There are many factors to weigh when buying a computer, but the first one is to decide what kind of tasks you plan on doing with your computer.
If you’re buying a new computer (or even your first one), how do you decide? The first priority is to figure out what you need or want: a place to check email and your Facebook page or to play games? Or do you require something more serious, a place to write your blog or edit your photos? Your answer will dictate whether you need a more powerful desktop computer or a smaller and more portable laptop.
You may already know whether you prefer an Apple or Windows operating system (think of it as the mastermind behind your computer). Windows is available with various computer brands, while Apple uses its own system. Apple computers are generally more expensive, though most computer pros consider them to be the best.
Desktop or Laptop?
When deciding between a desktop or laptop, there are several factors to consider. Desktops are bigger and generally have more power and storage, so they are better for complex tasks, such as photo editing or playing games. The separate monitor (display screen) can be as big as you want because you don’t have to carry it around. Though larger, desktops are less expensive than laptops because it costs more to make smaller components. With a desktop, you can change out the parts when new technology comes along, which is not possible with laptops.
Because of its smaller size, a laptop computer is more portable, with a built-in keyboard, mouse and monitor, and its functions are more limited than with a desktop. If you don’t need much more than an Internet browser or word processor, a laptop would do the job. Keep in mind that a laptop uses built-in, rechargeable battery power when you are not plugged in to an electrical outlet. When choosing a laptop, consider the battery life, as different models boast varying battery power.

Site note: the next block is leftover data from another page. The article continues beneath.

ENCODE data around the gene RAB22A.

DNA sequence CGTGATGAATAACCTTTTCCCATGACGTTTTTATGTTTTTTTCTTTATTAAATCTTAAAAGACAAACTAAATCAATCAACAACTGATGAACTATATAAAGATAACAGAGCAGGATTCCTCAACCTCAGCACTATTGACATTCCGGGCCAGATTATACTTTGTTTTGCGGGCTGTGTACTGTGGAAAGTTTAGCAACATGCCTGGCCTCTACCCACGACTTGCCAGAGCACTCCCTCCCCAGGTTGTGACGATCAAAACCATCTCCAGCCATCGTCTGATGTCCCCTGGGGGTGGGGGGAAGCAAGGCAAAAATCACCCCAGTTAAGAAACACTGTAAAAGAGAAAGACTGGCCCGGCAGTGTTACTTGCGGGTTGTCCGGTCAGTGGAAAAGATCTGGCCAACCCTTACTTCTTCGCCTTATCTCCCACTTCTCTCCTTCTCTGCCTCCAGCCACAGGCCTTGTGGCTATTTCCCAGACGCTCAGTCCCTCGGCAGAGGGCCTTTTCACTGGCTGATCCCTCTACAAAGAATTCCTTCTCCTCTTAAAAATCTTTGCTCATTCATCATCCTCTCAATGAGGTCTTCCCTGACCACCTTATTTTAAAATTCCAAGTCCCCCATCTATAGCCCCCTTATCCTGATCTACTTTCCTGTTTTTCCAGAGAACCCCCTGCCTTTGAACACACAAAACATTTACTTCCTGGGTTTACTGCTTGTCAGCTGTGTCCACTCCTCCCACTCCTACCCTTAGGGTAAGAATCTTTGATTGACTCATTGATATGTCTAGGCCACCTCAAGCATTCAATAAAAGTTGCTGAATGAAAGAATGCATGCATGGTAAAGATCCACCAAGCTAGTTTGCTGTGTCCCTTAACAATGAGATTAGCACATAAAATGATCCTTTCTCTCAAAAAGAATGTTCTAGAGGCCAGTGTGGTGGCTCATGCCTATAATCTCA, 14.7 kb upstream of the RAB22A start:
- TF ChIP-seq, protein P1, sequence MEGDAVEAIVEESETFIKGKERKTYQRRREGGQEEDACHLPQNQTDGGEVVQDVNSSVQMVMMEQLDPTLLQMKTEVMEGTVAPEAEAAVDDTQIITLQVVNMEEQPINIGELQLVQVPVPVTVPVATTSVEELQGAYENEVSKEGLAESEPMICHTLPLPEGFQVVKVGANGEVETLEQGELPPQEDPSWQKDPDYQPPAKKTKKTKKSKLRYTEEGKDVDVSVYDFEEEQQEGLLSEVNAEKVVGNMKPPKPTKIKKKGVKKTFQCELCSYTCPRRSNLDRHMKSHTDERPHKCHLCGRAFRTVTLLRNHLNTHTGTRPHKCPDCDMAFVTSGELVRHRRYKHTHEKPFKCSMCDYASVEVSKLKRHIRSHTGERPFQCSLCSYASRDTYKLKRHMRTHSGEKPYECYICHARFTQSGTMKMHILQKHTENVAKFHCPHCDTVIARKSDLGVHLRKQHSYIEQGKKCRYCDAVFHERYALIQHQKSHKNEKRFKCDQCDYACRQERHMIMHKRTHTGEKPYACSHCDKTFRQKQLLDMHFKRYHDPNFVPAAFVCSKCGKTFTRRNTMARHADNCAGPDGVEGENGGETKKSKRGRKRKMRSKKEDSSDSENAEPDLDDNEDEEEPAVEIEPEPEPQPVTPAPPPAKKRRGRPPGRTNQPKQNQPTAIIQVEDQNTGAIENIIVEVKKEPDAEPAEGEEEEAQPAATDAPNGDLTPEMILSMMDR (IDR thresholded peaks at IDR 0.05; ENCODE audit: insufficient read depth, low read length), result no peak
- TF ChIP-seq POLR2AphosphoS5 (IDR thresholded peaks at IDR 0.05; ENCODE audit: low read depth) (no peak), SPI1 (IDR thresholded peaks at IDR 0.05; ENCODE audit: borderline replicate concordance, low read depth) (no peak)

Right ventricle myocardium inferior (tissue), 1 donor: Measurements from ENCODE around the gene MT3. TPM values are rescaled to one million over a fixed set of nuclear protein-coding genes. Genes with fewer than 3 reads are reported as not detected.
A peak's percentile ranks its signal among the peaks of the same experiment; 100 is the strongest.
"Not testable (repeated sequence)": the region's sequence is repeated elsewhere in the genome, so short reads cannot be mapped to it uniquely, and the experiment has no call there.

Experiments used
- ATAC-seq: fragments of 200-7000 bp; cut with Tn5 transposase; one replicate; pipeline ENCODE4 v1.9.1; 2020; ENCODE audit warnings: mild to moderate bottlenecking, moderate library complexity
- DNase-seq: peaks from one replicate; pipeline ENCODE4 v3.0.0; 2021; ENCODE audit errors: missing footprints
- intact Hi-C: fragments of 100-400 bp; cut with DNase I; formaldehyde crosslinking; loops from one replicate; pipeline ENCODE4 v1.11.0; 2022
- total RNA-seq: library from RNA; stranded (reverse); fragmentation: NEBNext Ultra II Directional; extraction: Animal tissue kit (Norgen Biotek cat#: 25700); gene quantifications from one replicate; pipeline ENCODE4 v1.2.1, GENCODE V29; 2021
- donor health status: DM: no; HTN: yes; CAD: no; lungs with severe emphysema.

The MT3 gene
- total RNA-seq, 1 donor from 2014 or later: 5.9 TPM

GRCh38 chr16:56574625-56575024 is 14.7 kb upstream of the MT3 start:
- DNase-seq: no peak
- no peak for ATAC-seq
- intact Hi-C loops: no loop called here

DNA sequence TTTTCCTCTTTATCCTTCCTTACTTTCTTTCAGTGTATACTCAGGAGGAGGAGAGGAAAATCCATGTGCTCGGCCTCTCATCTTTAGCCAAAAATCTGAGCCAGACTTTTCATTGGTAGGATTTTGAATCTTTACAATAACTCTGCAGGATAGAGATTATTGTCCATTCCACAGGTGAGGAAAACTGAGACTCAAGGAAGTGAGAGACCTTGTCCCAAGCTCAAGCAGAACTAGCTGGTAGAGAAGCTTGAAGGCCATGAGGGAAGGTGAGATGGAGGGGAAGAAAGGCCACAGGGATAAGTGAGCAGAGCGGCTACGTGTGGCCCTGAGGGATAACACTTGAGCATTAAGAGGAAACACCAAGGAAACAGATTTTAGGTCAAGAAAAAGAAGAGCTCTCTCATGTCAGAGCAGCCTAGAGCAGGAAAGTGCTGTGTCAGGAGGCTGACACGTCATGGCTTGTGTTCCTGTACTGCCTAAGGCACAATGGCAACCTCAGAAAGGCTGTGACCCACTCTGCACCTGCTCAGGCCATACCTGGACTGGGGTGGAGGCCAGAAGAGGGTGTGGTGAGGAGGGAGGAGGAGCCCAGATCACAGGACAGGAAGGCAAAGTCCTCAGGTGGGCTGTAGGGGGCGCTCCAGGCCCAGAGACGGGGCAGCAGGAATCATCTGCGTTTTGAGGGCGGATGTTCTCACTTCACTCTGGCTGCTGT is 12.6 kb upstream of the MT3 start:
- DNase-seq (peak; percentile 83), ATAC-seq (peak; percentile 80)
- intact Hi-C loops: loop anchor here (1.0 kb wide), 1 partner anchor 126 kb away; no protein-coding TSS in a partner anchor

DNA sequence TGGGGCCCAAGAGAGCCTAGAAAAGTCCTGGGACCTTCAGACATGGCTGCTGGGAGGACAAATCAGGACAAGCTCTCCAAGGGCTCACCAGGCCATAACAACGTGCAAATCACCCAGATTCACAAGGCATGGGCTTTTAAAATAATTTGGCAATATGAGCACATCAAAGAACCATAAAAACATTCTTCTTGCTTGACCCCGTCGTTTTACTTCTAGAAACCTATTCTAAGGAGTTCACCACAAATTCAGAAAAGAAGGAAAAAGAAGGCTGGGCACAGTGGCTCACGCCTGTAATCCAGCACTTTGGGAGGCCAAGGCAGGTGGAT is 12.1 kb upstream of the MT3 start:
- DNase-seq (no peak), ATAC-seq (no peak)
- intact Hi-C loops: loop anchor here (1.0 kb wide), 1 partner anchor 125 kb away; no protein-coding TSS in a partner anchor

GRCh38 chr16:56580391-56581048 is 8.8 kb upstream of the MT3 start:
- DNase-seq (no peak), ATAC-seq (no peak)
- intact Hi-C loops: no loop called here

One popular type of laptop is the tablet, such as Apple’s iPad, which is smaller and even more portable than a traditional laptop. A tablet will let you check your email, get on the Internet, watch movies, listen to music, read e-books and take photos. Typically, instead of a keyboard, tablets use a touch screen, which allows only for simple tasks. They have less power than a laptop, so you can’t do all the things you would do on a laptop or desktop, such as data entry or photo and video editing. Tablets have a smaller storage space than laptops (16 to 128 gigabytes [GB] compared to 500 GB or more for a laptop). However, tablets are generally more affordable and have a longer battery life. Older adults, especially those who don’t use their computers for complex tasks, find the tablets more user-friendly and like the portable option.
Nuts and Bolts
When deciding between individual computers, check out the numbers:
Storage. All your data—photos, music, programs, documents—are stored on your computer’s hard drive, so the more data you have, the bigger the hard drive you’ll need. Average users need about 500 GB.
Memory/RAM. Temporary information is stored on your computer’s RAM, so if you have a lot of programs running, a sufficient amount of RAM will keep your computer humming along without crashing or slowing down. RAM is measured in GB, so the more storage you have, the faster your computer will be.
Processor. This is the brains of the computer and is measured in gigahertz (GHz). So, the bigger the number of GHz, the more data the computer can process in a shorter amount of time.
“For Seniors: How to Choose a Computer,” For Dummies
“How to Choose a Computer,” Wikihow
“9 Key Things to Know Before You Buy a New Computer,” Nov. 1, 2015, CheatSheet
“How to Choose Your Next Desktop, Laptop or Tablet PC,” ComputerGeeks2Go
“3 Key Features of Tablet PCs,” ComputerGeeks2Go
“10 Types of Computers,” HowStuffWorks
“Types of Computers ,” AsktheComputerTech
“Laptops vs. Tablets: The Ultimate Showdown,” Aug. 22, 2013, PCMag
How to Choose Your Next Computer is a featured article in the March 2016 Senior Spirit newsletter.
Blog posting provided by Society of Certified Senior Advisors